Q: We know that many retail organizations are already using RFID technology on its own quite successfully. What additional value does video bring to the table?

A: That’s a great question and one we get asked all the time.

While RFID, transaction and other data can help identify what has likely happened following an incident, only video can reveal how it happened and who was involved.

For example, a retailer will be able to discover that a missing RFID-tagged 4K television was last detected by an RFID reader mounted at a back door in one of its locations. The assumption will probably be that the item has been stolen. However an integrated video and RFID solution can provide the next level of detail, enabling the retailer to search on the electronic product code contained in the RFID tag and click on a link to view the associated video.

The recorded video may show that an employee passed the television out the back door to an unknown person. It would allow the retailer to verify that the item was, in fact, stolen and would also provide clear video evidence that could be used to identify the unknown participant, deal with the thieving employee and recover the cost of the lost item.

Q: How can a retail organization use an integrated video and RFID solution effectively and what are the benefits?

A: The applications for integrated video and RFID data in retail are numerous, and we find that our customers are quick to suggest additional uses once they understand the capabilities of the solution.

Loss prevention is an obvious area where the technology can really help. And with shrink costing Canadian retailers an estimated $4 billion annually, that’s an area where retailers are always looking to improve. Similar to the example I gave above, being able to track merchandise using RFID data to its last known location and then review the recorded video to see what happened next is extremely valuable for retailers. It not only makes the investigation process much faster, it also provides the organization with critical video evidence.

In some instances, a retailer might discover that the missing inventory was not stolen at all, but simply misplaced. In such cases, having the video replay available makes it easier for an owner or manager to understand why that happened and identify employees who might need more training.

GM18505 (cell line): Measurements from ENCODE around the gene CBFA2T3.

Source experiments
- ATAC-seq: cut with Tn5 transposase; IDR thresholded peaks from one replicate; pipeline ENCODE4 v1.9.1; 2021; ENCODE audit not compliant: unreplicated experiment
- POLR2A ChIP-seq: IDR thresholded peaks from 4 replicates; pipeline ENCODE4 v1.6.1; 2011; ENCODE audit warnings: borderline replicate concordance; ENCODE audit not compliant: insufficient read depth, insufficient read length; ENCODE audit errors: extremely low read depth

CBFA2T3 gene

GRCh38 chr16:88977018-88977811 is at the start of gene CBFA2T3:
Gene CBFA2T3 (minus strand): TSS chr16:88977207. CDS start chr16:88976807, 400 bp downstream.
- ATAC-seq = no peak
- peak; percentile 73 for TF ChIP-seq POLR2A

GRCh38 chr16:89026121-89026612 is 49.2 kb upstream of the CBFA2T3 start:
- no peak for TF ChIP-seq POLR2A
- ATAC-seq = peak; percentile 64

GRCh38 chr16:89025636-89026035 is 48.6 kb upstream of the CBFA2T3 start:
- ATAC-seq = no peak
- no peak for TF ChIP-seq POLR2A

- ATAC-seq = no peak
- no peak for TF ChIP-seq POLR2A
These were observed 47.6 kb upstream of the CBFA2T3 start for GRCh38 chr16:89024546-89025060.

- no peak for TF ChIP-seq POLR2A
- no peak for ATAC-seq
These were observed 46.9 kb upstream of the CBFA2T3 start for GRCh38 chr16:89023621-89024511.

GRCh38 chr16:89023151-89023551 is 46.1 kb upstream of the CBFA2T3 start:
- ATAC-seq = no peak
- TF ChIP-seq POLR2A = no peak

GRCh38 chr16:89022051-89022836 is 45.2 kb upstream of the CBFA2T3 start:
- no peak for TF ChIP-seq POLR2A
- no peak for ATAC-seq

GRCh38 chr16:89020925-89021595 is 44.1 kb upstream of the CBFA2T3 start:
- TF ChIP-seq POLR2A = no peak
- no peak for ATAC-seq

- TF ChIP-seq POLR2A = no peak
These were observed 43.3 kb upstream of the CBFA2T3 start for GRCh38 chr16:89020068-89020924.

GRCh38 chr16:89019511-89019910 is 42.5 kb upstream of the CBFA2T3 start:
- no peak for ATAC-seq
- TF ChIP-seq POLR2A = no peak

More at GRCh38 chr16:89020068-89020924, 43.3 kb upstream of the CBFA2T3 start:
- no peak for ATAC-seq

Other interesting applications we’ve encountered include using a video-RFID solution to confirm that high-end merchandise is intact at the moment it is transferred to a courier company for fulfillment delivery, in case items arrive damaged. Another customer wants to use the solution to alert staff when a product is removed from a wall display – probably because it’s been purchased – so the display can be restocked before a news sales opportunity is potentially lost.

Q: What should retail organizations look for in an integrated video-RFID solution?

A: To ensure optimum flexibility and performance, retail organizations should look for solutions that can deliver the same level of reliability, management and high-quality video capture they would typically demand from their video surveillance system. The integrated solution should include easy-to-use reporting software with robust search capabilities that allow loss prevention investigators, managers and other users to run searches across a few stores or thousands of locations simultaneously. Automated alerts that enable staff to proactively respond to anomalies, such as high-value items being removed from a location without first being captured on an order, are also ideal.

Finally, it’s important for organizations to think about the technology expertise they will need to implement such a solution. Most systems integrators will have a high degree of knowledge on either the video or RFID side, so retailers should ask how the provider is going to bridge any gaps in knowledge and what kind of support they have behind them from the technology manufacturers.

March Networks is a leading provider of intelligent IP video solutions currently used by more than 300 retail organizations worldwide.